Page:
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What is “Pricing Power”?

For those who have followed our Dividend Portfolio letter for a few quarters or more, you’ve probably seen us refer to “pricing power” as one of the key elements we look for in our portfolio companies. In this quarter’s note, we unpack this term, provide some examples for what we’ve seen this year, and attempt to look into the future to see how the cycle may evolve from here.

Pricing power is defined by Investopedia as the “effect of a change in a firm’s product price on the quantity demanded of that product”.

The term is a paraphrased version of an economics concept called “price elasticity of demand”.  This tells us a company can have very strong pricing power (price has very little impact on demand) OR very little pricing power (price has a very large impact on demand).

The nature of an inflationary environment like we’ve seen in 2022 means that the cost of products is usually growing at a faster rate than the incomes of consumers. This creates a situation where consumers have to make trade-off decisions about what goods and services they wish to continue to purchase. So, when consumers are put in a pinch and forced to choose, what do they still buy?

In the stock market, firms that have prospered this year generally have had at least one of two traits:

  • Their product or service is “non-discretionary”, meaning rather than a luxury that would be nice to have, the product is required for daily life.
  • Their product or service is perceived to have very few substitutes of similar quality.

Unpacking the first category, products that are generally considered “Non-discretionary” include those that we use in our everyday life. This can include food and beverages, medicine, energy, shelter, and personal care products. A quick peak at Year-to-date returns for the S&P 500 Consumer Staples (Food, Beverage, and Personal Care), Energy, and HealthCare sectors have handily outpaced the broader market over the last year (CNBC).

The second category of companies listed above references those for which price may impact the amount of the product you buy, but generally you’re unlikely to “trade down” to a competing product. There are a litany of companies that fit this area, but the most common element among them is the power of their Brand. Consider a few examples listed below:

  • Coke and Pepsi vs. their competitors
  • Disney or Universal vs. other Theme Parks (or attractions in general)
  • Apple iPhone vs. other cell phones
  • Microsoft Office vs. other operating systems.
  • Name Brand Cereal (Lucky Charms, Frosted Flakes etc.) vs. the generic.
  • Visa & Mastercard vs. Merchants requiring cash only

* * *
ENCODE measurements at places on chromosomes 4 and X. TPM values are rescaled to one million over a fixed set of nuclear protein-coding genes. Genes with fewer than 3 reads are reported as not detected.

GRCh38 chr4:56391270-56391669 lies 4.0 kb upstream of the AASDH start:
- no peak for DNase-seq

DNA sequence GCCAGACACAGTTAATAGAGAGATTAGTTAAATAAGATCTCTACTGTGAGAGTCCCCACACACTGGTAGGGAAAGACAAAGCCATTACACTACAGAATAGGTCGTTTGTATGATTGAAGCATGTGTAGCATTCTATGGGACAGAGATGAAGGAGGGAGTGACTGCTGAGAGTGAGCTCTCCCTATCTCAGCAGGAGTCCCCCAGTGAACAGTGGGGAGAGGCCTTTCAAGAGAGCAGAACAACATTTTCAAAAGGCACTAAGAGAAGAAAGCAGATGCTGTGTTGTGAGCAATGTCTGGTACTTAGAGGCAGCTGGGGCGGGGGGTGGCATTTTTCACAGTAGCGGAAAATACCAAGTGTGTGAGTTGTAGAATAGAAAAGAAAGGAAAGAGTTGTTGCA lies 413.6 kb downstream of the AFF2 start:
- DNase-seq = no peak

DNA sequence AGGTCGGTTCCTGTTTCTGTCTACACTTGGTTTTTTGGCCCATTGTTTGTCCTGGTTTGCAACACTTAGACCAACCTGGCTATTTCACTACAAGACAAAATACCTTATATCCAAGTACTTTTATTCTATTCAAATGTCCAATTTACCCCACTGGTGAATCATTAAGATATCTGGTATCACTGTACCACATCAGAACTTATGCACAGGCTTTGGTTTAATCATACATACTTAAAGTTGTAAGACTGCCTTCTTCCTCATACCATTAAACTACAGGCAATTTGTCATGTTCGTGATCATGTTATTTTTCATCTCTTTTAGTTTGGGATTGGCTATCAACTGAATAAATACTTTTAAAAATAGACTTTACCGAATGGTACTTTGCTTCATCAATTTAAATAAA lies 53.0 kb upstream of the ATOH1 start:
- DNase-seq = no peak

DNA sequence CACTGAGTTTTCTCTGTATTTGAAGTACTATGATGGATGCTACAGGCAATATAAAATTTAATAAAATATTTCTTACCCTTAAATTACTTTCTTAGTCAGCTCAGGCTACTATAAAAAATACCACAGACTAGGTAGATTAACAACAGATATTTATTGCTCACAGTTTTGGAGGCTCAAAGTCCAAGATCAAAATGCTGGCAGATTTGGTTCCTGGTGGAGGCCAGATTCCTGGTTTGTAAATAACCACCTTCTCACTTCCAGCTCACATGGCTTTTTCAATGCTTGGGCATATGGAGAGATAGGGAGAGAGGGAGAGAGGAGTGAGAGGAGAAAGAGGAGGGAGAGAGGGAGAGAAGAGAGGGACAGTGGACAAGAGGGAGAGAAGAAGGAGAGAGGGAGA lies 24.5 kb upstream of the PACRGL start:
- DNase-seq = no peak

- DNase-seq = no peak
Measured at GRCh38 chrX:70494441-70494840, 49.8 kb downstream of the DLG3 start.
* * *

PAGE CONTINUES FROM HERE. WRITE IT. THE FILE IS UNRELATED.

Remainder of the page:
Notably, companies can still have strong pricing power when there’s more than 1 dominant product. In fact, academic literature has argued that some of the least price competitive markets are where there are 2 or maybe 3 competitors that control nearly all the market (airplanes, payment processing, soft drinks etc..)

Over the last 18 months, the raw cost of goods for nearly all companies (labor, raw materials, transportation) have skyrocketed. The primary determinant of success this year has been how well companies have been able to pass through these costs to their end-customers.

In our Dividend Strategy, pricing power and cost pass-through are important because we expect our companies to raise dividends each and every year. This means even when costs are rising we need our companies to be able to fund their payouts to shareholders. Even more importantly, we need this cash flow to come from the profits of their business rather than issuing debt to pay dividends. In years such as this not all are up to the task, but this is the role of ongoing research for new potential purchases as well as firms we may liquidate from portfolios.

Where do we go from here?

Our Investment Committee, and a growing number in the Financial Media, believe the likelihood of a recession in the next 12 to 18 months has increased meaningfully. We also believe that inflation should subside and has already begun to come down. That being said, we expect pricing power to remain vital to investing success.

While companies like Chipotle or Coca-Cola aren’t likely to continue increasing prices by 10% a year moving forward, we believe the better question looking ahead is: If we have a recession, which companies can maintain their (now-elevated) prices, and which will be required to cut them?

It is to answer questions like these that we continue to work; turning over investment ideas and companies across the markets in order to find a diversified collection of the highest quality, best managed, and strongest positioned companies to own on behalf of our clients.

If you have any questions about our Dividend Growth Process, market outlook, financial planning, or anything else please let us know. It’s a privilege to serve as your financial advisors.

December 2022

Chris Hammond 

Chris Hammond

The Chartered Financial Analyst credential is considered by many to be the gold standard in investment management designations. The average 4-year commitment and rigor for this designation speaks to the degree of dedication exhibited by its’ candidates. Chris Hammond is a CFA Charterholder.